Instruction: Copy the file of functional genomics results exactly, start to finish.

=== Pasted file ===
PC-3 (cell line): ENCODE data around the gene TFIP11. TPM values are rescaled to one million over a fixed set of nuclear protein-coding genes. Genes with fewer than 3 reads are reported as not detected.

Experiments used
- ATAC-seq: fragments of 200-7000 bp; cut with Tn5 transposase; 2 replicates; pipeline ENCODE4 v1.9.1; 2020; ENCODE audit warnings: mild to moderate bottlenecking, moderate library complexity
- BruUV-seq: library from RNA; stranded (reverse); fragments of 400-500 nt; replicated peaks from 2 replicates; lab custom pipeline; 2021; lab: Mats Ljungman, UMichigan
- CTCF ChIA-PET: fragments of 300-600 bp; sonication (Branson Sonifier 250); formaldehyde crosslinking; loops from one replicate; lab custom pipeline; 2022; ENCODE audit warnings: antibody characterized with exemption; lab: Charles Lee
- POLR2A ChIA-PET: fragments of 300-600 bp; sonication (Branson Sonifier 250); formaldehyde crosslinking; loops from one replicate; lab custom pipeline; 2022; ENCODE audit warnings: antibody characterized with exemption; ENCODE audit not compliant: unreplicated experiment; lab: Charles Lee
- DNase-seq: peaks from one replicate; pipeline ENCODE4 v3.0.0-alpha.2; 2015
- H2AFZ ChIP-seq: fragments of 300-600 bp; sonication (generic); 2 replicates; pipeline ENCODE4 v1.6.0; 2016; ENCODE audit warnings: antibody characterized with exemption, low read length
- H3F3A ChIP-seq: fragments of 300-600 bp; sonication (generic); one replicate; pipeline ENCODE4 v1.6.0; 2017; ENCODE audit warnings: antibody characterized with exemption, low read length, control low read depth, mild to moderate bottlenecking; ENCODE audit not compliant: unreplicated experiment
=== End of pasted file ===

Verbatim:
PC-3 (cell line): ENCODE data around the gene TFIP11. TPM values are rescaled to one million over a fixed set of nuclear protein-coding genes. Genes with fewer than 3 reads are reported as not detected.

Experiments used
- ATAC-seq: fragments of 200-7000 bp; cut with Tn5 transposase; 2 replicates; pipeline ENCODE4 v1.9.1; 2020; ENCODE audit warnings: mild to moderate bottlenecking, moderate library complexity
- BruUV-seq: library from RNA; stranded (reverse); fragments of 400-500 nt; replicated peaks from 2 replicates; lab custom pipeline; 2021; lab: Mats Ljungman, UMichigan
- CTCF ChIA-PET: fragments of 300-600 bp; sonication (Branson Sonifier 250); formaldehyde crosslinking; loops from one replicate; lab custom pipeline; 2022; ENCODE audit warnings: antibody characterized with exemption; lab: Charles Lee
- POLR2A ChIA-PET: fragments of 300-600 bp; sonication (Branson Sonifier 250); formaldehyde crosslinking; loops from one replicate; lab custom pipeline; 2022; ENCODE audit warnings: antibody characterized with exemption; ENCODE audit not compliant: unreplicated experiment; lab: Charles Lee
- DNase-seq: peaks from one replicate; pipeline ENCODE4 v3.0.0-alpha.2; 2015
- H2AFZ ChIP-seq: fragments of 300-600 bp; sonication (generic); 2 replicates; pipeline ENCODE4 v1.6.0; 2016; ENCODE audit warnings: antibody characterized with exemption, low read length
- H3F3A ChIP-seq: fragments of 300-600 bp; sonication (generic); one replicate; pipeline ENCODE4 v1.6.0; 2017; ENCODE audit warnings: antibody characterized with exemption, low read length, control low read depth, mild to moderate bottlenecking; ENCODE audit not compliant: unreplicated experiment